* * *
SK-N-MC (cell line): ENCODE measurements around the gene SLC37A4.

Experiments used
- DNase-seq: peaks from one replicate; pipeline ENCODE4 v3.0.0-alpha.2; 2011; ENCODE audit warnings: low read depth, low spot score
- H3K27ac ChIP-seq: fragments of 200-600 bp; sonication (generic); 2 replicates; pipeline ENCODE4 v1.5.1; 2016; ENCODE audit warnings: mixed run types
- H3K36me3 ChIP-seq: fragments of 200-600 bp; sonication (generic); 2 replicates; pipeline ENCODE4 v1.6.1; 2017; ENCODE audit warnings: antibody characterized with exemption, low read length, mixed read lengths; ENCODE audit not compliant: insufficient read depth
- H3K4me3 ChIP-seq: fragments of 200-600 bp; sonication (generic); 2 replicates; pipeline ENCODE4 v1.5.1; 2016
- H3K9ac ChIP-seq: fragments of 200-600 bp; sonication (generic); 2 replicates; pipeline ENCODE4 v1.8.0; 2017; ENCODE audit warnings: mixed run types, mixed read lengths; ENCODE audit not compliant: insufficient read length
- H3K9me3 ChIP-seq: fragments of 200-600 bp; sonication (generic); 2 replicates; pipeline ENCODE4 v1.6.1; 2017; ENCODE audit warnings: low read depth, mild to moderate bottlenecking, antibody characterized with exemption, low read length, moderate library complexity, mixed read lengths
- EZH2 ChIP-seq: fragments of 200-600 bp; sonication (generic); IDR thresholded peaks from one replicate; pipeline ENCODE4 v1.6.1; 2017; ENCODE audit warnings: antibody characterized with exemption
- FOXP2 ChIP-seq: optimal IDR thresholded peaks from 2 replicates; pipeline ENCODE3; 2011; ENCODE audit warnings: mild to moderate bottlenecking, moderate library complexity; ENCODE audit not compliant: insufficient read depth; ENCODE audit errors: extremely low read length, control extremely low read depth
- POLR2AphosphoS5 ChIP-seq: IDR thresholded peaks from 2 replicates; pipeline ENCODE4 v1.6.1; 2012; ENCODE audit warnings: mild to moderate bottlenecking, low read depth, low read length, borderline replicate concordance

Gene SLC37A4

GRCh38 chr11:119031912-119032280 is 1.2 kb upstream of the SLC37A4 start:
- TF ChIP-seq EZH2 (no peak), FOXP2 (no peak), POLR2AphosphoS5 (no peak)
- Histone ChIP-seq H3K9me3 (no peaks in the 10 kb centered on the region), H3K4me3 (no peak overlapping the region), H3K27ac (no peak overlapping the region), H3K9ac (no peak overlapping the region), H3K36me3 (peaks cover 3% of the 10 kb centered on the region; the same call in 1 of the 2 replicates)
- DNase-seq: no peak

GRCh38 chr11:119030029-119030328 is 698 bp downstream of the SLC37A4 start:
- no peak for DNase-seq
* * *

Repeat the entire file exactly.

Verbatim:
SK-N-MC (cell line): ENCODE measurements around the gene SLC37A4.

Experiments used
- DNase-seq: peaks from one replicate; pipeline ENCODE4 v3.0.0-alpha.2; 2011; ENCODE audit warnings: low read depth, low spot score
- H3K27ac ChIP-seq: fragments of 200-600 bp; sonication (generic); 2 replicates; pipeline ENCODE4 v1.5.1; 2016; ENCODE audit warnings: mixed run types
- H3K36me3 ChIP-seq: fragments of 200-600 bp; sonication (generic); 2 replicates; pipeline ENCODE4 v1.6.1; 2017; ENCODE audit warnings: antibody characterized with exemption, low read length, mixed read lengths; ENCODE audit not compliant: insufficient read depth
- H3K4me3 ChIP-seq: fragments of 200-600 bp; sonication (generic); 2 replicates; pipeline ENCODE4 v1.5.1; 2016
- H3K9ac ChIP-seq: fragments of 200-600 bp; sonication (generic); 2 replicates; pipeline ENCODE4 v1.8.0; 2017; ENCODE audit warnings: mixed run types, mixed read lengths; ENCODE audit not compliant: insufficient read length
- H3K9me3 ChIP-seq: fragments of 200-600 bp; sonication (generic); 2 replicates; pipeline ENCODE4 v1.6.1; 2017; ENCODE audit warnings: low read depth, mild to moderate bottlenecking, antibody characterized with exemption, low read length, moderate library complexity, mixed read lengths
- EZH2 ChIP-seq: fragments of 200-600 bp; sonication (generic); IDR thresholded peaks from one replicate; pipeline ENCODE4 v1.6.1; 2017; ENCODE audit warnings: antibody characterized with exemption
- FOXP2 ChIP-seq: optimal IDR thresholded peaks from 2 replicates; pipeline ENCODE3; 2011; ENCODE audit warnings: mild to moderate bottlenecking, moderate library complexity; ENCODE audit not compliant: insufficient read depth; ENCODE audit errors: extremely low read length, control extremely low read depth
- POLR2AphosphoS5 ChIP-seq: IDR thresholded peaks from 2 replicates; pipeline ENCODE4 v1.6.1; 2012; ENCODE audit warnings: mild to moderate bottlenecking, low read depth, low read length, borderline replicate concordance

Gene SLC37A4

GRCh38 chr11:119031912-119032280 is 1.2 kb upstream of the SLC37A4 start:
- TF ChIP-seq EZH2 (no peak), FOXP2 (no peak), POLR2AphosphoS5 (no peak)
- Histone ChIP-seq H3K9me3 (no peaks in the 10 kb centered on the region), H3K4me3 (no peak overlapping the region), H3K27ac (no peak overlapping the region), H3K9ac (no peak overlapping the region), H3K36me3 (peaks cover 3% of the 10 kb centered on the region; the same call in 1 of the 2 replicates)
- DNase-seq: no peak

GRCh38 chr11:119030029-119030328 is 698 bp downstream of the SLC37A4 start:
- no peak for DNase-seq